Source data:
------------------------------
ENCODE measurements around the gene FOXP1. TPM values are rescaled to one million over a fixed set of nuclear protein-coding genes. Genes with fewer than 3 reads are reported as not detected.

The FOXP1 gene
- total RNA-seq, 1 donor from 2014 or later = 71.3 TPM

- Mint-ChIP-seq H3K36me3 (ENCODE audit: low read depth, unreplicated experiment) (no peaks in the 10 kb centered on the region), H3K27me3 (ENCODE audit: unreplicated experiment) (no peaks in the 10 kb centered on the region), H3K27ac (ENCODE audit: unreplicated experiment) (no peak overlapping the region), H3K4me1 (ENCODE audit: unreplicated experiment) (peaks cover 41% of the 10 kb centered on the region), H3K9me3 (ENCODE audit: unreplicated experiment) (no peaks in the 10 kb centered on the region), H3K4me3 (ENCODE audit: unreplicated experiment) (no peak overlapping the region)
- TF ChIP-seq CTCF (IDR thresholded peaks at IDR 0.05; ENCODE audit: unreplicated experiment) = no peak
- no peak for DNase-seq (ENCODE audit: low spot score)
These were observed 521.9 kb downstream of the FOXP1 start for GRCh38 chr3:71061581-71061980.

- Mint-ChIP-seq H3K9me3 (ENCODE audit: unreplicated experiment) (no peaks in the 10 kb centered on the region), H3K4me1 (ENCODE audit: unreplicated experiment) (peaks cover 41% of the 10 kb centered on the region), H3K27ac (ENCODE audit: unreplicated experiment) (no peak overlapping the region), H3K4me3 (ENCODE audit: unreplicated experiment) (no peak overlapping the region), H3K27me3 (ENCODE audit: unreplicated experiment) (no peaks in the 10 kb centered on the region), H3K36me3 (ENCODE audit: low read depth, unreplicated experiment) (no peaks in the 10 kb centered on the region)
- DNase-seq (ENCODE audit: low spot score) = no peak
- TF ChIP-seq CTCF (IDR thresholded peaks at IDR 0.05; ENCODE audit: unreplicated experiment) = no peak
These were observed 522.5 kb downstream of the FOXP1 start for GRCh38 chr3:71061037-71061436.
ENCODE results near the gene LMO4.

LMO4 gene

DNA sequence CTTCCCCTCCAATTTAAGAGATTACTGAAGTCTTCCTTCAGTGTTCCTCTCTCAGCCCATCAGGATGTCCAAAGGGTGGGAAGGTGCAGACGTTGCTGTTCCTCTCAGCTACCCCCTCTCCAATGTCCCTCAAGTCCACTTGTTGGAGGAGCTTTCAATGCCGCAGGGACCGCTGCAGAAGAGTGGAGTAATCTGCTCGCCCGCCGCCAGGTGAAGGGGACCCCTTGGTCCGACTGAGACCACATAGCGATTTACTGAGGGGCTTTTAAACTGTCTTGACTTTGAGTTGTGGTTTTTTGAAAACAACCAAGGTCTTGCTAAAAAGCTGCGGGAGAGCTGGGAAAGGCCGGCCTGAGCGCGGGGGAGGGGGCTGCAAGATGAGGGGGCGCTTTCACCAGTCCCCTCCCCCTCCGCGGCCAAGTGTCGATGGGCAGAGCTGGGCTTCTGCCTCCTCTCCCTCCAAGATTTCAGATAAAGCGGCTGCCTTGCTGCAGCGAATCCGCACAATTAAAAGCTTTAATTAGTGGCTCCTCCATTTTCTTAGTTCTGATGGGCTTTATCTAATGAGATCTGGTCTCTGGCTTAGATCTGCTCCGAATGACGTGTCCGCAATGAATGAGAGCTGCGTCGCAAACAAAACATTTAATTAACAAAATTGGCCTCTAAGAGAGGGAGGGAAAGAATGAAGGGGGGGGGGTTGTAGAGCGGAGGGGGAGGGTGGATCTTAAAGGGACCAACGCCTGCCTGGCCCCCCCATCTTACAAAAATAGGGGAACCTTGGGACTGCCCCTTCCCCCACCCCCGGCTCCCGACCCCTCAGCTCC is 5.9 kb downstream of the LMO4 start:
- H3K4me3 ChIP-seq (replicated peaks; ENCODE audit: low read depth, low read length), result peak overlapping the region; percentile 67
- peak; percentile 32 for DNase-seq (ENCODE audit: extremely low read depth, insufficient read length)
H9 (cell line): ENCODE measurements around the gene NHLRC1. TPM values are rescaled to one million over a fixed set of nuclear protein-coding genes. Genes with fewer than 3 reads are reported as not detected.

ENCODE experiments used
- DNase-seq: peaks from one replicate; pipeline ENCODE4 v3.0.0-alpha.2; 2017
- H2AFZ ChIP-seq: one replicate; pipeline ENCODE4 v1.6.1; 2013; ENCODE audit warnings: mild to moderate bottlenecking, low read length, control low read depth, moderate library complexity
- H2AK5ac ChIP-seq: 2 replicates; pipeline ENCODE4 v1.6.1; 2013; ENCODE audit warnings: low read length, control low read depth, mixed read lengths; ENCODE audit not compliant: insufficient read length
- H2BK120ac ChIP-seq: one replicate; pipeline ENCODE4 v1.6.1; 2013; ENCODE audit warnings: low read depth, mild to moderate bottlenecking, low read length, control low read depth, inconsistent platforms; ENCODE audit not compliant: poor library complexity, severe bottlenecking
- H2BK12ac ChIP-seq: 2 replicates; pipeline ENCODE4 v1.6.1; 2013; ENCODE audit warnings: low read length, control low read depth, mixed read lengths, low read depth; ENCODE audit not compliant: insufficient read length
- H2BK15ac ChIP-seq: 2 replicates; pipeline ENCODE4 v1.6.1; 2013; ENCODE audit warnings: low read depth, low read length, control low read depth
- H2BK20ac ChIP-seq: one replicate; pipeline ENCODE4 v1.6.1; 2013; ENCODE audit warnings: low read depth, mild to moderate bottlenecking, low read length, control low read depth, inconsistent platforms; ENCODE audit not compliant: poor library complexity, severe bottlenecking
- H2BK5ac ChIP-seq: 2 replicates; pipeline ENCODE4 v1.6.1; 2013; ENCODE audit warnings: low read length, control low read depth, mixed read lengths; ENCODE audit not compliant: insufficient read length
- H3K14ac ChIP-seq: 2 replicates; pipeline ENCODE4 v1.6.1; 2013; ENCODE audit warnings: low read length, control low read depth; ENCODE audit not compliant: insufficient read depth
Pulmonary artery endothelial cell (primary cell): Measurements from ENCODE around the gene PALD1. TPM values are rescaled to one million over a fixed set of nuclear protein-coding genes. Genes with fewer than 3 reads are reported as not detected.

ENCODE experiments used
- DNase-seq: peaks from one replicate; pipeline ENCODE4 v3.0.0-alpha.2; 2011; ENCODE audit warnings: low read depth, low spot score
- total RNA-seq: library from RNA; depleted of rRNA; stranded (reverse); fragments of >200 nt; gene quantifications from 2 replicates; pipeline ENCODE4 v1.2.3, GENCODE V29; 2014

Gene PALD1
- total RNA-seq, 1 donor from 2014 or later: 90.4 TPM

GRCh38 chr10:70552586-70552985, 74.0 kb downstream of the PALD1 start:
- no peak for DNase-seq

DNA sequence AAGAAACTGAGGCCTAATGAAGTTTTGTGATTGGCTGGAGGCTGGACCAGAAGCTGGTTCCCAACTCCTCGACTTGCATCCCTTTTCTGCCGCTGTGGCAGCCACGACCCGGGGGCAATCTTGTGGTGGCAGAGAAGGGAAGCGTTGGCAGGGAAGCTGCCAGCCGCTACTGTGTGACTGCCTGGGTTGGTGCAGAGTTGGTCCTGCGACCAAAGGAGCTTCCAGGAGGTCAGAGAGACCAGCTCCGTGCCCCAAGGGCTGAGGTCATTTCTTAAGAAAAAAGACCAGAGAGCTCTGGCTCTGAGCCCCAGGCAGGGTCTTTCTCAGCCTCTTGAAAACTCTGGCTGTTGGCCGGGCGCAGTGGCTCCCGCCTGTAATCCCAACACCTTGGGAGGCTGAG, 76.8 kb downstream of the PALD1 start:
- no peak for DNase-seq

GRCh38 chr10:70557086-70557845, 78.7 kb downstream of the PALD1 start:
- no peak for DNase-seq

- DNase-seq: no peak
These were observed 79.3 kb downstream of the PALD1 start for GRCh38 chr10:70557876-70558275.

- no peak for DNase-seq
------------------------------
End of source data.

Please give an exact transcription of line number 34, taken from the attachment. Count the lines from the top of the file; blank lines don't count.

GRCh38 chr10:70552586-70552985, 74.0 kb downstream of the PALD1 start: